My gardening resume is patchy at best (no pun intended)! I remember my parents being really into gardening when I was younger, and I've cut my fair share of chives for salads and picked fresh bell peppers, basil, carrots, tomatoes, and zucchini when the time came. All that time, I never knew how lucky I was to grow up knowing that veggies come from the dirt.
In 2002, the summer after my junior year of high school, I did a 10-day volunteer program with some other students from Sacred Heart schools across the country. We were at Sprout Creek Farm in Poughkeepsie, NY and we did our fair share of volunteering at the inner city soup kitchen and helping out with day camps for inner-city kids (who don't always know where food comes from). However, what I remember most is the farm work. I LOVED it! I didn't know what I wanted to do in college, but I thought it sure would be great to go into AmeriCorps like some of the other volunteers and be back on the farm again. We weeded, cleaned barnyards, milked cows and goats, picked produce, made cheese, drank fresh milk with breakfast and made dinner every night with meat/eggs/cheese/veggies from the farm!
It was there that I first started to become interested in local food. So local that you picked it on your way into the dining room (or, in the case of taco salad night, so local that you met the cow a few days prior... thankfully they didn't tell me until dinner was over). Everything tasted so fresh and green. I loved the fresh air every day and nothing to do in the evenings but sit around and talk or play games on the porch as the sun went down!
At Sprout Creek, I learned that happy cows go out to pasture every day and eat grass, get milked twice a day, and don't get hormones or antibiotics. I learned that fresh milk is WONDERFUL. And I learned to recognize a few other veggies that we had never grown at home, like beets.
Two summers later, after my freshman year of college, I worked on a family farm must outside of Omaha. At Wenninghoff's Farm, I learned what kohlrabi and pattipan squash look like. I learned that you NEVER handle a fresh tomato more than necessary, lest you bruise it. I learned what corn tastes like fresh off the cobb and what beets taste like when you bite into them like a carrot. I learned that most veggies I'd previously only eaten cooked, tasted GREAT right out of the ground! I learned that picking okra is prickly business and it leaves my arms covered in rashes. I learned that baby eggplants are really cute. I learned that family farms are a dying breed and the few that are still out there don't make the money they deserve for their backbreaking work.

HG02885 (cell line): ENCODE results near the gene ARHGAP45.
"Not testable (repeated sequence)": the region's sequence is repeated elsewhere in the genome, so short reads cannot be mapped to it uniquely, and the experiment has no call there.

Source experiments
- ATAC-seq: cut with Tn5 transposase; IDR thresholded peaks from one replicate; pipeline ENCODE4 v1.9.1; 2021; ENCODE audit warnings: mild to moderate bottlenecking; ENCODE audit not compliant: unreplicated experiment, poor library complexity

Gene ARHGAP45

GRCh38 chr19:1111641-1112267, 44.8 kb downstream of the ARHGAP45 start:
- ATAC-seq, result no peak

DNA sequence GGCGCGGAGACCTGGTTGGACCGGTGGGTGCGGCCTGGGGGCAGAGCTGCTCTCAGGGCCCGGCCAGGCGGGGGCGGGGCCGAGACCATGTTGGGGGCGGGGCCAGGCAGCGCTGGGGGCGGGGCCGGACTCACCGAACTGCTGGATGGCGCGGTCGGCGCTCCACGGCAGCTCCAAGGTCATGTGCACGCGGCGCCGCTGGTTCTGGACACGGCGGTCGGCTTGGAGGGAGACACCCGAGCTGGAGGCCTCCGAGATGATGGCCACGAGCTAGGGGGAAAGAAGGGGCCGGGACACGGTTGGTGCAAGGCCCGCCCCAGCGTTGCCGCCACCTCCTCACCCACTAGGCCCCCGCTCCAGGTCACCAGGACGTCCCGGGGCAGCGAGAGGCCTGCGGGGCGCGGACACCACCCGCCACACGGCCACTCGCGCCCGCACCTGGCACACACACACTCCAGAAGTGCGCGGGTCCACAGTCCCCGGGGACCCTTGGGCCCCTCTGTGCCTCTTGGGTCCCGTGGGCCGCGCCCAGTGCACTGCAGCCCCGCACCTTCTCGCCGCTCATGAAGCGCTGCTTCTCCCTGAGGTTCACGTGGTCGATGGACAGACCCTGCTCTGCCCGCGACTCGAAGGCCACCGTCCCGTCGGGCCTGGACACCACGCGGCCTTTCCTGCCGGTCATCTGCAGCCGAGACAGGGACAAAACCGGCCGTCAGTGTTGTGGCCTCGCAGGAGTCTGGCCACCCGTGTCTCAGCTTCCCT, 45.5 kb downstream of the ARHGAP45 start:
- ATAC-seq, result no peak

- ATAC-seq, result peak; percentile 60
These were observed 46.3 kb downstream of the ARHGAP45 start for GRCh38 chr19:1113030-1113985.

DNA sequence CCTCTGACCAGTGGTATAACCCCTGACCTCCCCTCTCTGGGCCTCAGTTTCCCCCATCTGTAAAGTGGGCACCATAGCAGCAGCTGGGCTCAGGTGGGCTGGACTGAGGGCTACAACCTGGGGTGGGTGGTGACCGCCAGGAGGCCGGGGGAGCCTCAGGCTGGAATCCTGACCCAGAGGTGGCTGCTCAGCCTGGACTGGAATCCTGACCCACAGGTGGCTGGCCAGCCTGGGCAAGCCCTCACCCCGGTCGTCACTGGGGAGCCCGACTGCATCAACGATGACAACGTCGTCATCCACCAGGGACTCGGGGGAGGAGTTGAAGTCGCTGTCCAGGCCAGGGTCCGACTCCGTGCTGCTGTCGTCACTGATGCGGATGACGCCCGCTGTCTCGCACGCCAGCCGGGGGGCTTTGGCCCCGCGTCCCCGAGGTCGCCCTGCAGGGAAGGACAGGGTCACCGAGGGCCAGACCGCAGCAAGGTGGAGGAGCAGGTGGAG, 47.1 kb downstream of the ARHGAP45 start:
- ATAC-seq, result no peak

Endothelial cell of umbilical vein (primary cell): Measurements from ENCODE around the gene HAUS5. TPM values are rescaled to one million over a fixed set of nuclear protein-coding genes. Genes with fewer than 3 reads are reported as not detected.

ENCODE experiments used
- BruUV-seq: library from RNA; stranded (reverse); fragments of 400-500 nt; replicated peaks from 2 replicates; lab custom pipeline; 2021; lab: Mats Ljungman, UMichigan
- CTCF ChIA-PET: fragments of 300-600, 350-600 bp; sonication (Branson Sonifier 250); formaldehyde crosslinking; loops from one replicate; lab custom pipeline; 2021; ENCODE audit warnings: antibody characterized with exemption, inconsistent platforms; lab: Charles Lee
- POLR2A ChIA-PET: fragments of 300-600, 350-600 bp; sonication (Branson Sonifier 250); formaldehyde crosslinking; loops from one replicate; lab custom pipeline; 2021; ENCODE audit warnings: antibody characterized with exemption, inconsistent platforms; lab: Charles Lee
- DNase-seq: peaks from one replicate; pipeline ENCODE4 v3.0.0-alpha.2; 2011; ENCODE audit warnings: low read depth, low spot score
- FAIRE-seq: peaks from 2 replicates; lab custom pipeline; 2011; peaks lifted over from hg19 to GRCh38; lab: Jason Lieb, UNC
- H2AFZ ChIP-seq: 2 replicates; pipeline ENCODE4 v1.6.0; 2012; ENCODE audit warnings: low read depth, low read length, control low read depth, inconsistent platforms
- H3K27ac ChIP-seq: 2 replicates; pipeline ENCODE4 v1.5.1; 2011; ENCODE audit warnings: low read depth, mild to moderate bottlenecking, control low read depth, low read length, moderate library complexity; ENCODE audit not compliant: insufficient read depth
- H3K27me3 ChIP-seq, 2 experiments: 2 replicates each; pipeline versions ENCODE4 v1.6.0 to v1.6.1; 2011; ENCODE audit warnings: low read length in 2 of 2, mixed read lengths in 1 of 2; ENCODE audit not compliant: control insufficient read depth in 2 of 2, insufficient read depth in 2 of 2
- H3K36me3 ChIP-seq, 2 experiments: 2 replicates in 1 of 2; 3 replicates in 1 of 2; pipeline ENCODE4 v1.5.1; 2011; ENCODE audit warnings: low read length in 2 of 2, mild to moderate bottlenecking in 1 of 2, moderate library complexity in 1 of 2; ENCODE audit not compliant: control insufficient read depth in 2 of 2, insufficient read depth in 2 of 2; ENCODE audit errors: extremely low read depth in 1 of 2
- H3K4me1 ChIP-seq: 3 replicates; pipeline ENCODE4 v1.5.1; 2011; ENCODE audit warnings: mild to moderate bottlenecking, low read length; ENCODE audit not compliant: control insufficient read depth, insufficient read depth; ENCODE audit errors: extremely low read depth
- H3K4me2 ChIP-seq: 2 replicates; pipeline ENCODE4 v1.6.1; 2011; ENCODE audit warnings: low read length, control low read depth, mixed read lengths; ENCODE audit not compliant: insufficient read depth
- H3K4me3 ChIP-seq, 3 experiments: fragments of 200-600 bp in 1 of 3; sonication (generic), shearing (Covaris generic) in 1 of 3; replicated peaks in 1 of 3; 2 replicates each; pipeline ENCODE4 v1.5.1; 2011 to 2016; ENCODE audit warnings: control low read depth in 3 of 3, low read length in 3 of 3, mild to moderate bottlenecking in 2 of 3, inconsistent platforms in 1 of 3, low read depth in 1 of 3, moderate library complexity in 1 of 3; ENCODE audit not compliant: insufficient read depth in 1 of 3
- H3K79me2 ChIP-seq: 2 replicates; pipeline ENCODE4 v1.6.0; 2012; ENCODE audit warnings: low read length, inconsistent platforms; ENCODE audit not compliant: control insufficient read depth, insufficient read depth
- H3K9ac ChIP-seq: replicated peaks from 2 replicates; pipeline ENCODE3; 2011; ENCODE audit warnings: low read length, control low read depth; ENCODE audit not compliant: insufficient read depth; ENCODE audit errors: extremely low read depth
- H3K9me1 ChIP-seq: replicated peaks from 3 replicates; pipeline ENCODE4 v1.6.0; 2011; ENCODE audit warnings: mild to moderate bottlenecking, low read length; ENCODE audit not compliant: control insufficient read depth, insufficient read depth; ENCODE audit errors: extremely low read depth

I learned to drive a truck and get it out of the mud on my own. I learned that it's always a bad idea to hoe barefoot (my toenail never quite recovered). I learned after picking onions, you lay them right next to the row and let them cure in the sun for a day. I learned that it's really satisfying to smash rotten bell peppers by throwing them on the ground! I learned that picking green beans is a never. ending. job. I watched tough boys cry like babies when they bit into the hot peppers we were picking in a field a mile away from any fresh water.
I (re)learned what I seem to learn every summer- that I LOVE fresh air and being outdoors and being barefoot and getting covered in dirt. I had about 5 different farmers tanlines. I learned what it's like to work HARD 5-6 days a week and how good it feels to shower when you're really dirty and sleep when you're really tired.
And there you have it, my short but intense resume. This spring, I'm learning that picking and eating produce is much more my forte compared to growing it. At least starting from seedlings. It's harder than you'd think to get a seed to grow into a big plant on your first try! I have high hopes, though, and pictures to post once my beet seeds decide to sprout. I'm on my second attempt. The first round of beets and cucumbers sprouted a few weeks ago, only to die while Ross and I were partying it up in Omaha. Alas, the peppers weren't meant to be this summer. It's too late to sprout them now (although I finally got the seedling heating pad in the mail) and they probably wouldn't thrive on our shady balcony.
Happy Earth Day! And if you have any gardening tips, please share!